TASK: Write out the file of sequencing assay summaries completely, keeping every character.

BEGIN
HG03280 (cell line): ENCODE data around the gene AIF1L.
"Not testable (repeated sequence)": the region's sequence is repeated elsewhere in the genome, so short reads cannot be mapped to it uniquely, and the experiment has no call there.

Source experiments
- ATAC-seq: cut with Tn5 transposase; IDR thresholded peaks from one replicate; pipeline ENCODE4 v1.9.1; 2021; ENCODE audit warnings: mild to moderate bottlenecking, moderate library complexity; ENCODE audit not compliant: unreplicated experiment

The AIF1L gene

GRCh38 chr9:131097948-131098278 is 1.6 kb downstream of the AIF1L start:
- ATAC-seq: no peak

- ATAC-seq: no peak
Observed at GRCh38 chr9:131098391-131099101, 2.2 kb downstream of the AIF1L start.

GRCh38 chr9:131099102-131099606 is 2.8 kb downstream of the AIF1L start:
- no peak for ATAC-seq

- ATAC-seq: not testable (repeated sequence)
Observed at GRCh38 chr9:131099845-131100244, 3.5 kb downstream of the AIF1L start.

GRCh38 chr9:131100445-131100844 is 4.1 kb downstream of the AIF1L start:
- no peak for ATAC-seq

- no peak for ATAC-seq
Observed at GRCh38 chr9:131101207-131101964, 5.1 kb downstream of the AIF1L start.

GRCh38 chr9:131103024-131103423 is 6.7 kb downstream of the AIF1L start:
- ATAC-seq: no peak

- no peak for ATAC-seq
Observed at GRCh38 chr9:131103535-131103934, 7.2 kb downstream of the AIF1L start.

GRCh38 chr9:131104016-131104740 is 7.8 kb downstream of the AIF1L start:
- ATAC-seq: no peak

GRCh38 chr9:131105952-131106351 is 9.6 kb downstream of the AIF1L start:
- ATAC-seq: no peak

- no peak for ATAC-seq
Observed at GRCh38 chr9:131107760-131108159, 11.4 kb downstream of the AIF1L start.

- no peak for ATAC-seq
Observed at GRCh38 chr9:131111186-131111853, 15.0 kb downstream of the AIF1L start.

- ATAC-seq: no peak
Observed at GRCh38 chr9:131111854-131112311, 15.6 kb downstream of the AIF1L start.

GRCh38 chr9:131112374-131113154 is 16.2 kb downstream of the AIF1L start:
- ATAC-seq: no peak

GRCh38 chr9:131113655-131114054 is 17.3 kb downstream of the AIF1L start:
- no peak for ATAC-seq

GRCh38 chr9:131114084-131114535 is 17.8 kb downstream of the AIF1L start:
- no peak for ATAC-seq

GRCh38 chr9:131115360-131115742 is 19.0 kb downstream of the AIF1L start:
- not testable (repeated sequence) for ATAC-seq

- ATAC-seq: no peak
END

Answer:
HG03280 (cell line): ENCODE data around the gene AIF1L.
"Not testable (repeated sequence)": the region's sequence is repeated elsewhere in the genome, so short reads cannot be mapped to it uniquely, and the experiment has no call there.

Source experiments
- ATAC-seq: cut with Tn5 transposase; IDR thresholded peaks from one replicate; pipeline ENCODE4 v1.9.1; 2021; ENCODE audit warnings: mild to moderate bottlenecking, moderate library complexity; ENCODE audit not compliant: unreplicated experiment

The AIF1L gene

GRCh38 chr9:131097948-131098278 is 1.6 kb downstream of the AIF1L start:
- ATAC-seq: no peak

- ATAC-seq: no peak
Observed at GRCh38 chr9:131098391-131099101, 2.2 kb downstream of the AIF1L start.

GRCh38 chr9:131099102-131099606 is 2.8 kb downstream of the AIF1L start:
- no peak for ATAC-seq

- ATAC-seq: not testable (repeated sequence)
Observed at GRCh38 chr9:131099845-131100244, 3.5 kb downstream of the AIF1L start.

GRCh38 chr9:131100445-131100844 is 4.1 kb downstream of the AIF1L start:
- no peak for ATAC-seq

- no peak for ATAC-seq
Observed at GRCh38 chr9:131101207-131101964, 5.1 kb downstream of the AIF1L start.

GRCh38 chr9:131103024-131103423 is 6.7 kb downstream of the AIF1L start:
- ATAC-seq: no peak

- no peak for ATAC-seq
Observed at GRCh38 chr9:131103535-131103934, 7.2 kb downstream of the AIF1L start.

GRCh38 chr9:131104016-131104740 is 7.8 kb downstream of the AIF1L start:
- ATAC-seq: no peak

GRCh38 chr9:131105952-131106351 is 9.6 kb downstream of the AIF1L start:
- ATAC-seq: no peak

- no peak for ATAC-seq
Observed at GRCh38 chr9:131107760-131108159, 11.4 kb downstream of the AIF1L start.

- no peak for ATAC-seq
Observed at GRCh38 chr9:131111186-131111853, 15.0 kb downstream of the AIF1L start.

- ATAC-seq: no peak
Observed at GRCh38 chr9:131111854-131112311, 15.6 kb downstream of the AIF1L start.

GRCh38 chr9:131112374-131113154 is 16.2 kb downstream of the AIF1L start:
- ATAC-seq: no peak

GRCh38 chr9:131113655-131114054 is 17.3 kb downstream of the AIF1L start:
- no peak for ATAC-seq

GRCh38 chr9:131114084-131114535 is 17.8 kb downstream of the AIF1L start:
- no peak for ATAC-seq

GRCh38 chr9:131115360-131115742 is 19.0 kb downstream of the AIF1L start:
- not testable (repeated sequence) for ATAC-seq

- ATAC-seq: no peak